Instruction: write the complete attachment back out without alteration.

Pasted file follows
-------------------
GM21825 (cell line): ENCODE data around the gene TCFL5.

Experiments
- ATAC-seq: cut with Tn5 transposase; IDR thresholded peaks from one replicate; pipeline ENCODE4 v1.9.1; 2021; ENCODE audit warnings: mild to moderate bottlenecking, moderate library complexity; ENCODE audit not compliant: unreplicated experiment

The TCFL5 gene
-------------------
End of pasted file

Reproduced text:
GM21825 (cell line): ENCODE data around the gene TCFL5.

Experiments
- ATAC-seq: cut with Tn5 transposase; IDR thresholded peaks from one replicate; pipeline ENCODE4 v1.9.1; 2021; ENCODE audit warnings: mild to moderate bottlenecking, moderate library complexity; ENCODE audit not compliant: unreplicated experiment

The TCFL5 gene